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Work in Progress: Investigation of the Psychological and Demographic Characteristics that Impact Performance in Online Modules and Courses

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Conference

2021 ASEE Virtual Annual Conference Content Access

Location

Virtual Conference

Publication Date

July 26, 2021

Start Date

July 26, 2021

End Date

July 19, 2022

Conference Session

Student Engagement, Socioemotional Needs, and Social Support During Pandemic

Tagged Division

Educational Research and Methods

Page Count

9

Permanent URL

https://peer.asee.org/38176

Download Count

112

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Paper Authors

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Sarah E. Zappe Pennsylvania State University

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Dr. Sarah Zappe is Research Professor and Director of Assessment and Instructional Support in the Leonhard Center for the Enhancement of Engineering Education at Penn State. She holds a doctoral degree in educational psychology emphasizing applied measurement and testing. In her position, Sarah is responsible for developing instructional support programs for faculty, providing evaluation support for educational proposals and projects, and working with faculty to publish educational research. Her research interests primarily involve creativity, innovation, and entrepreneurship education.

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Stephanie Cutler Pennsylvania State University

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Dr. Stephanie Cutler has degrees in Mechanical Engineering, Industrial and Systems Engineering, and a PhD in Engineering Education from Virginia Tech. She is an Assistant Research Professor and the Assessment and Instructional Support Specialist in the Leonhard Center for the Enhancement of Engineering Education at Penn State as well as a co-founder of Zappe and Cutler Educational Consulting, LLC. Her primary research interest include faculty development, the peer review process, the doctoral experience, and the adoption of evidence-based teaching strategies.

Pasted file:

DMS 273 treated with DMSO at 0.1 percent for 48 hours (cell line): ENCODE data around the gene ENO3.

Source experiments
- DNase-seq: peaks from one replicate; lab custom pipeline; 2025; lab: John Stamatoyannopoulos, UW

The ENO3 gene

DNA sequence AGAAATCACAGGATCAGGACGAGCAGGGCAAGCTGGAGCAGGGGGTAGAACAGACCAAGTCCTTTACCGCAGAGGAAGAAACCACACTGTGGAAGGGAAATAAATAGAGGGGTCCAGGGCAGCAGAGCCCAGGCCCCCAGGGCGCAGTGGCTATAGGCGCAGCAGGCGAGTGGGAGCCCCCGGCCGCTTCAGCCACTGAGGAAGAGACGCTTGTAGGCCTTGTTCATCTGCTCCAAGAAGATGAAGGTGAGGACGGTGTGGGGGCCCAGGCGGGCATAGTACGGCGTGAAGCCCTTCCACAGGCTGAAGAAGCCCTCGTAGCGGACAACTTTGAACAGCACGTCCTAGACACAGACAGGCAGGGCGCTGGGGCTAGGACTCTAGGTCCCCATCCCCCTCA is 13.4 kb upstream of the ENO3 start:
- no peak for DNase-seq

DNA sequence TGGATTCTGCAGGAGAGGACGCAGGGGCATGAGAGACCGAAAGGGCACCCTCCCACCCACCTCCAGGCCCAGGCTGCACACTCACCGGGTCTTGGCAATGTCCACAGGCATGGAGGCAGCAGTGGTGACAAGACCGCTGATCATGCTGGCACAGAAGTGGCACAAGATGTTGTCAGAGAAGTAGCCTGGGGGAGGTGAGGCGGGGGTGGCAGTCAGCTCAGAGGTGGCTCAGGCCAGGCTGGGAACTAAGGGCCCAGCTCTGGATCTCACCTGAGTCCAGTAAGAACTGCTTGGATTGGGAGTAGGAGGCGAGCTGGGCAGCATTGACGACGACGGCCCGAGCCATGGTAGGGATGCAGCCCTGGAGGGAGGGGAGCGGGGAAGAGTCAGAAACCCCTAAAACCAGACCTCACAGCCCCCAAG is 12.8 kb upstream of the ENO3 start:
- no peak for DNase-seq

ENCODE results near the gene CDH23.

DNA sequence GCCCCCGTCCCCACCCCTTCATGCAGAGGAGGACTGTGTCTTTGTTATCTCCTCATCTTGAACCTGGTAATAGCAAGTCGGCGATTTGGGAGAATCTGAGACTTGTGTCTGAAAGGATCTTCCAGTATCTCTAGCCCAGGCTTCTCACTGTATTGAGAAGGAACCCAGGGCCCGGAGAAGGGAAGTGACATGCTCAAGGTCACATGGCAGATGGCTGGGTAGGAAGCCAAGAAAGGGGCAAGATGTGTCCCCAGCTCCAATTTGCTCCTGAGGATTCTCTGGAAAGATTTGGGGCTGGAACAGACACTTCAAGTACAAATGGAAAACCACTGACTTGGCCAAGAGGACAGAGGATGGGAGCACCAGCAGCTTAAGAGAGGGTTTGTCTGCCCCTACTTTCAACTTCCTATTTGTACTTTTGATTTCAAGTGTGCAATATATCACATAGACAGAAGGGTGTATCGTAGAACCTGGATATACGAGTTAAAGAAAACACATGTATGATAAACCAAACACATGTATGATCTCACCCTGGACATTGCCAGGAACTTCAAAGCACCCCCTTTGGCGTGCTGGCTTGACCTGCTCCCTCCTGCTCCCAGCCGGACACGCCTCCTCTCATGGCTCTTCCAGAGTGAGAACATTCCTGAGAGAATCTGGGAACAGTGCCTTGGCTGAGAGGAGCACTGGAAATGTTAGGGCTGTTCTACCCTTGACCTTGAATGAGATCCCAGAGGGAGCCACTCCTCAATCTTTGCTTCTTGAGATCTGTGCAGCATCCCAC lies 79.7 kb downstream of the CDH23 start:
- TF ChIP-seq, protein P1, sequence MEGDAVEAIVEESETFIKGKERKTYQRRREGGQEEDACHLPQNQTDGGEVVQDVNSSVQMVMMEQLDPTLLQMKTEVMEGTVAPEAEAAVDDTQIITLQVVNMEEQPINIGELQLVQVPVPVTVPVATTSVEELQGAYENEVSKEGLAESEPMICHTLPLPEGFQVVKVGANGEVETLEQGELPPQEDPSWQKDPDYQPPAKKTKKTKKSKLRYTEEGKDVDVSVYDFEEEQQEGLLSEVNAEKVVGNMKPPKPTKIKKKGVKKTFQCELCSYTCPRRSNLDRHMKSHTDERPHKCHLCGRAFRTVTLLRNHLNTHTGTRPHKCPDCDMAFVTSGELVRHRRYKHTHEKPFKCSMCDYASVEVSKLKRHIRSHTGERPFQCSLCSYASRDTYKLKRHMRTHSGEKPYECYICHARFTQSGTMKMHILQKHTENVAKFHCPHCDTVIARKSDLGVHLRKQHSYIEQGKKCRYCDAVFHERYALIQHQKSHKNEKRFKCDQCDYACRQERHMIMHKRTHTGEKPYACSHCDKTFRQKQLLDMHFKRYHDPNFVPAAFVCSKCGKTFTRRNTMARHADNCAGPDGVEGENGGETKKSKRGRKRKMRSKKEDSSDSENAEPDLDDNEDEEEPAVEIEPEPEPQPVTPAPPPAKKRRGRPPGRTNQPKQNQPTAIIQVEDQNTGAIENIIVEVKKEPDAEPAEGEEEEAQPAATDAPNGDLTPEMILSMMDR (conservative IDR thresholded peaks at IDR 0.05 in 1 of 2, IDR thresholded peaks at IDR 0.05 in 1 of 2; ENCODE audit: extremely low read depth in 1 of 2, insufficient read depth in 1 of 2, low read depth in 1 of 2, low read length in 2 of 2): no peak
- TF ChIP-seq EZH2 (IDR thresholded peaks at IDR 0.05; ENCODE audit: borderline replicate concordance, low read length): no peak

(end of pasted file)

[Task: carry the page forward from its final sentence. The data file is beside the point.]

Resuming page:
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Sam Spiegel Colorado School of Mines

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Dr. Spiegel is the Assistant Provost and Executive Director of the Trefny Innovative Instruction Center at the Colorado School of Mines. He previously served as Chair of the Disciplinary Literacy in Science Team at the Institute for Learning (IFL) and Associate Director of Outreach and Development for the Swanson School of Engineering's Engineering Education Research Center at the University of Pittsburgh. Prior to joining the University of Pittsburgh, he was a science educator at Biological Sciences Curriculum Study (BSCS). Dr. Spiegel also served as Director of Research & Development for a multimedia development company and as founding Director of the Center for Integrating Research & Learning (CIRL) at the National High Magnetic Field Laboratory, Florida State University. Under Dr. Spiegel's leadership, the CIRL matured into a thriving Center recognized as one of the leading National Science Foundation Laboratories for activities to promote science, mathematics, and technology (STEM) education. While at Florida State University, Dr. Spiegel also directed an award winning teacher enhancement program for middle grades science teachers, entitled Science For Early Adolescence Teachers (Science FEAT).

His extensive background in science education includes experiences as both a middle school and high school science teacher, teaching science at elementary through graduate level, developing formative assessment instruments, teaching undergraduate and graduate courses in science and science education, working with high-risk youth in alternative education centers, working in science museums, designing and facilitating online courses, multimedia curriculum development, and leading and researching professional learning for educators. The Association for the Education of Teachers of Science (AETS) honored Dr. Spiegel for his efforts in teacher education with the Innovation in Teaching Science Teachers award (1997).

Dr. Spiegel's current efforts focus on educational reform and in the innovation of teaching and learning resources and practices.

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Deb Jordan Colorado School of Mines

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Deb Jordan is a Research Associate at the Trenfy Innovative Instruction Center at Colorado School of Mines. Deb serves as lead Faculty Developer and NSF PEER Project Manager. She has extensive experience in curriculum development, project management, and professional learning (development). She has worked as a Senior Fellow on the Disciplinary Literacy in Science Team at the Institute for Learning (IFL) at the University of Pittsburgh, Science Educator at Biological Sciences Curriculum Study (BSCS), and as a Senior Consultant at McREL International. She has an M.A. in Special Education/Moderate Needs and has a broad background in science education including K-12 Science Coordinator and teacher.